Zoologists at St Petersburg University discover a new family of tardigrades
Scientists at St Petersburg University, as part of the international team of researchers, have re-evaluated the morphological diagnoses of Acutuncus found in Antarctica, Great Britain and Italy and proposed a new tardigrade family Acutuncidae.
Tardigrades are well-known invertebrates that are usually less than 1.5 mm long. These animals are able to survive in the depths of the ocean, on the tops of mountains, and even in outer space. Little wonder, they are mesmerising for researchers. Zoologists at St Petersburg University and scientists from Poland, Finland and Italy have identified a new family of tardigrades that are morphologically and genetically different from the already known groups.
The research findings are published in Molecular Phylogenetics and Evolution
The scientists studied species of the tardigrade genus Acutuncus found in Antarctica, Great Britain and Italy. This tardigrade genus has been long thought to be an Antarctic endemism and to be represented only by Acutuncus antarcticus. Yet, recently a new species of this genus has been found and described in Svalbard.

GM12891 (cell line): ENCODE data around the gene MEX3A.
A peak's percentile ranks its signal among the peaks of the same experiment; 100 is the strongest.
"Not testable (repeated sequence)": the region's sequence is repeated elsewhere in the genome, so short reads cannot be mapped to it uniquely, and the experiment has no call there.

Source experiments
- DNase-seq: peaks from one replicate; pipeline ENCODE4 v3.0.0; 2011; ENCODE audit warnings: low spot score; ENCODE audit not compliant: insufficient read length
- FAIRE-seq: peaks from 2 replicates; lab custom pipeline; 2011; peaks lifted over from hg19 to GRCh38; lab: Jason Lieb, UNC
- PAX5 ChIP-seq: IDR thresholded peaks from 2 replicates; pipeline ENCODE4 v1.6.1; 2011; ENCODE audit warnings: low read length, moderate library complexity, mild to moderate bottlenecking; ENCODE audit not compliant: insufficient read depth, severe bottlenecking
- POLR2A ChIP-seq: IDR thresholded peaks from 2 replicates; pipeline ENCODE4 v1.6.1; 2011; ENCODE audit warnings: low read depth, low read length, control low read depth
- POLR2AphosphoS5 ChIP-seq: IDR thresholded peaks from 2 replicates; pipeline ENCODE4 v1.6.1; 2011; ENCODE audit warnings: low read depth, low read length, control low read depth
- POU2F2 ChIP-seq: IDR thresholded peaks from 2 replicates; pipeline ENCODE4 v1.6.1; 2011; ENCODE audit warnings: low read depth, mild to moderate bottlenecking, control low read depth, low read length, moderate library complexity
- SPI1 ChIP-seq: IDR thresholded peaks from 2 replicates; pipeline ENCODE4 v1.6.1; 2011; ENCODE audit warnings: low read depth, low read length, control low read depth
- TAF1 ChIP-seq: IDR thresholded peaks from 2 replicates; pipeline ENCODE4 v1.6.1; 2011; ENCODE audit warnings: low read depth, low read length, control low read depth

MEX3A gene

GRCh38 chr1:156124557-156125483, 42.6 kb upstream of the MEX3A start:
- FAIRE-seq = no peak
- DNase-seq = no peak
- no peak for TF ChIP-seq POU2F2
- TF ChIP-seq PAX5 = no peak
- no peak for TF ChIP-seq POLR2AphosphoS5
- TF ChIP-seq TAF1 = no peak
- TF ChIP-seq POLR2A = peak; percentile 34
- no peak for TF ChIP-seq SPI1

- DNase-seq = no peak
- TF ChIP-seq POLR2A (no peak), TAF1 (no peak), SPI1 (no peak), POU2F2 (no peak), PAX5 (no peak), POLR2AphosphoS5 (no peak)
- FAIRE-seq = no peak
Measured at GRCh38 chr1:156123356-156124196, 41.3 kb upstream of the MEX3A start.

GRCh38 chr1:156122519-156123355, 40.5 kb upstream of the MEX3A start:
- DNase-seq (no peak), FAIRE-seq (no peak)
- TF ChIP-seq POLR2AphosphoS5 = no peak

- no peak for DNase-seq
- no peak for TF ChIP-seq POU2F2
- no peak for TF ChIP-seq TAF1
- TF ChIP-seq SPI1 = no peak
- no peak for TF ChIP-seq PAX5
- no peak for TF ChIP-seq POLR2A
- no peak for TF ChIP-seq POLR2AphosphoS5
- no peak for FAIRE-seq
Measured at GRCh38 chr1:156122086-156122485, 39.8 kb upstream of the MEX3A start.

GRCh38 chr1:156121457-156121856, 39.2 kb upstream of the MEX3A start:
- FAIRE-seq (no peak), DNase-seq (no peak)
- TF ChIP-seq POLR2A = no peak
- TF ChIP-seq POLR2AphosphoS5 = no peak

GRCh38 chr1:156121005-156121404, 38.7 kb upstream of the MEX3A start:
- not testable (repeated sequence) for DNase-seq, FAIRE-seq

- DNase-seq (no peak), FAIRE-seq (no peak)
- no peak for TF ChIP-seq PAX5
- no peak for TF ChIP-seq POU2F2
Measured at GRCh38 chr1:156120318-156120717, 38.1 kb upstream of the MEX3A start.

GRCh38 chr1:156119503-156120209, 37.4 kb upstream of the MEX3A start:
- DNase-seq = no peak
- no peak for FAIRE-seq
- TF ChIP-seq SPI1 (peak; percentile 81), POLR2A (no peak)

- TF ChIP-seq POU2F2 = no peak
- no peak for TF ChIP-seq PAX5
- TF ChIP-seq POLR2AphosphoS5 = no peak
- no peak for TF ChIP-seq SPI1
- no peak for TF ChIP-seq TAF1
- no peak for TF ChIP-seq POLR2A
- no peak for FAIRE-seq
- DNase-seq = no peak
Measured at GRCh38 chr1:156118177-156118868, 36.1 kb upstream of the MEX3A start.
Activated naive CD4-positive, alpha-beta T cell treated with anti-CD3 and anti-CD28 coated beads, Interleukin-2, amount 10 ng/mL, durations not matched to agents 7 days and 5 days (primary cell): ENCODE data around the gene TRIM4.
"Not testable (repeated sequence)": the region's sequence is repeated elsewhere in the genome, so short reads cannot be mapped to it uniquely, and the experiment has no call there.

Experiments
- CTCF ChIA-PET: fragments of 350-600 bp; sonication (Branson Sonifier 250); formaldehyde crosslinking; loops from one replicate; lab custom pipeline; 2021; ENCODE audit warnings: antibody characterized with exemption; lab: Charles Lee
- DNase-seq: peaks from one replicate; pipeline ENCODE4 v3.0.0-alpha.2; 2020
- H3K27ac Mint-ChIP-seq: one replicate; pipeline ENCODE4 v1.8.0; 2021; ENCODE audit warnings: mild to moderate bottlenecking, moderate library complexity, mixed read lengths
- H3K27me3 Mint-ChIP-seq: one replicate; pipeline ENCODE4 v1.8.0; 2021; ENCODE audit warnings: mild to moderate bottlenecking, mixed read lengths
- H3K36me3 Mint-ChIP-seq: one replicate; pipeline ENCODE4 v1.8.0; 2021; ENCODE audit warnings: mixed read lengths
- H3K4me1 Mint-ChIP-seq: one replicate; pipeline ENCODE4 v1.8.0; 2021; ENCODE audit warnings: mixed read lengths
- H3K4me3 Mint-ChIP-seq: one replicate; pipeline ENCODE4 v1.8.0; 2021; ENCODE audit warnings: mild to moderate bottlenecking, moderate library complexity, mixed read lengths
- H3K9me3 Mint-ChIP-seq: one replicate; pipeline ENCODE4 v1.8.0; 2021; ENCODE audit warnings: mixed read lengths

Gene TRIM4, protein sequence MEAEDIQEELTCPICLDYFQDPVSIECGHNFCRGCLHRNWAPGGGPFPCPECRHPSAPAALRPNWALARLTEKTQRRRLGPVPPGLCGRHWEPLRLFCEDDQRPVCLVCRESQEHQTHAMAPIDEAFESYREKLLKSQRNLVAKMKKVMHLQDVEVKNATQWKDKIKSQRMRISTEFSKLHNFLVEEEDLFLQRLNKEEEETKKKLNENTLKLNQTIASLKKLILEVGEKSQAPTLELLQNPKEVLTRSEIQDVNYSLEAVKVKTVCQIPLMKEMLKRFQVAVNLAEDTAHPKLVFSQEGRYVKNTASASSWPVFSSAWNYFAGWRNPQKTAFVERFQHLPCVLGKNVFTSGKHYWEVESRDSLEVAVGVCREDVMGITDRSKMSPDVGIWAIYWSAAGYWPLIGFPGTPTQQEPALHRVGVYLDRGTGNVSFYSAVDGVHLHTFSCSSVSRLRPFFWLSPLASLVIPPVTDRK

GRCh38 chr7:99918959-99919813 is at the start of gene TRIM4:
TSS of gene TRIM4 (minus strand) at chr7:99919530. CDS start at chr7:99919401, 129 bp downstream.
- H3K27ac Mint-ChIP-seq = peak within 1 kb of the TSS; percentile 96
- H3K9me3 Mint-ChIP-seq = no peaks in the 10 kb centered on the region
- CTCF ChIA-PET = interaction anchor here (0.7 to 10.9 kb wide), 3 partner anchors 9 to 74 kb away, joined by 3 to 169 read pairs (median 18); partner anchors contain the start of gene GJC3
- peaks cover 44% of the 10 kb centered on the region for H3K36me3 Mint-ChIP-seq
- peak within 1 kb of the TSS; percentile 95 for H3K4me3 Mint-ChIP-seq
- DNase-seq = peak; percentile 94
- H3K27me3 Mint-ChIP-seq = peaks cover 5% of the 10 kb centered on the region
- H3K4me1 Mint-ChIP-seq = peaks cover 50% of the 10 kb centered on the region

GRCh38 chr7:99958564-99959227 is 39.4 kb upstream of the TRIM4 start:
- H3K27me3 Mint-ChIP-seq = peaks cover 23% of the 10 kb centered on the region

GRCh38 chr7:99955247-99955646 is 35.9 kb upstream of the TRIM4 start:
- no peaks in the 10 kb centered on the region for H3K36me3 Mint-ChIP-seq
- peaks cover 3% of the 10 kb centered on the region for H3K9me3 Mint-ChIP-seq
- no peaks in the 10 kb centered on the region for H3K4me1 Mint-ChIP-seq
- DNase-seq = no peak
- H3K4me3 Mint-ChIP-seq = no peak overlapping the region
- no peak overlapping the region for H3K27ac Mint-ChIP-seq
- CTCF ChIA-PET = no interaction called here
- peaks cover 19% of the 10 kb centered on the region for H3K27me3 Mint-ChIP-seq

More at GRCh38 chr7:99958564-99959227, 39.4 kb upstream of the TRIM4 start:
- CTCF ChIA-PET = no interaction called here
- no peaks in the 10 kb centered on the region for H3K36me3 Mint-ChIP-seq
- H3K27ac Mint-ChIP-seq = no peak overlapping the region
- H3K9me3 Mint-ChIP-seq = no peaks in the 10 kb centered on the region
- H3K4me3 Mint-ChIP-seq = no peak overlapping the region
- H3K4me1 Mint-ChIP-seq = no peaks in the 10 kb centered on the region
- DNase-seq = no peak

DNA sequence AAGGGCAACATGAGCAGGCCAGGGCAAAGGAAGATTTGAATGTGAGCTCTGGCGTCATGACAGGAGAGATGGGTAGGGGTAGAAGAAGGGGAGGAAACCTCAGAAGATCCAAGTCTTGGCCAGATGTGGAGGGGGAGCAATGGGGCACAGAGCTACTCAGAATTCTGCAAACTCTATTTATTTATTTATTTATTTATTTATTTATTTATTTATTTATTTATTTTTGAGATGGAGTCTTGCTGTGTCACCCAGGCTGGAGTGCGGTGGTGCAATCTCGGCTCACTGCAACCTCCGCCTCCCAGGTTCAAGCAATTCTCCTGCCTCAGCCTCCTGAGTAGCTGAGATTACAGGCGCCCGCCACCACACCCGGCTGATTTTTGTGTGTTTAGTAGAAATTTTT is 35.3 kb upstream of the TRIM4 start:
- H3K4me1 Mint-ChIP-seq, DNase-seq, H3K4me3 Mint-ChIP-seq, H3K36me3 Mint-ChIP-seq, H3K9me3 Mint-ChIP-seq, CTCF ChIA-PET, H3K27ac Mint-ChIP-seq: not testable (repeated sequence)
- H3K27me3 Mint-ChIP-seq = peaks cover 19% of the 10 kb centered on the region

‘We have conducted a molecular and morphological analysis of the previously described and newly found species of this genus and proposed a new family, i.e. Acutuncidae. All species of this family are distinguished by a special eggshell structure. In other words, the eggshell consists of a thick inner layer with pillar-like structures. It is not found in other families,’ explained Denis Tumanov, Assistant Professor in the Department of Invertebrate Zoology at St Petersburg University.
The European and Antarctic species of Acutuncus differ in egg laying strategy. The Antarctic species of Acutuncus lay eggs freely to the environment, while the European species of Acutuncus lay eggs within the exuviae.
The research project was partially performed at the resource centre ‘Centre for Molecular and Cell Technologies’ at the Research Park at St Petersburg University. The continuation of this research work has been supported by a grant from the Russian Science Foundation (project ‘Study of the fauna of terrestrial tardigrades in Russia’).
The project provided a new, more detailed and accurate description of the Antarctic species of tardigrades to use for describing other species living in this territory, said Denis Tumanov, Principal Investigator of the research project and St Petersburg University zoologist.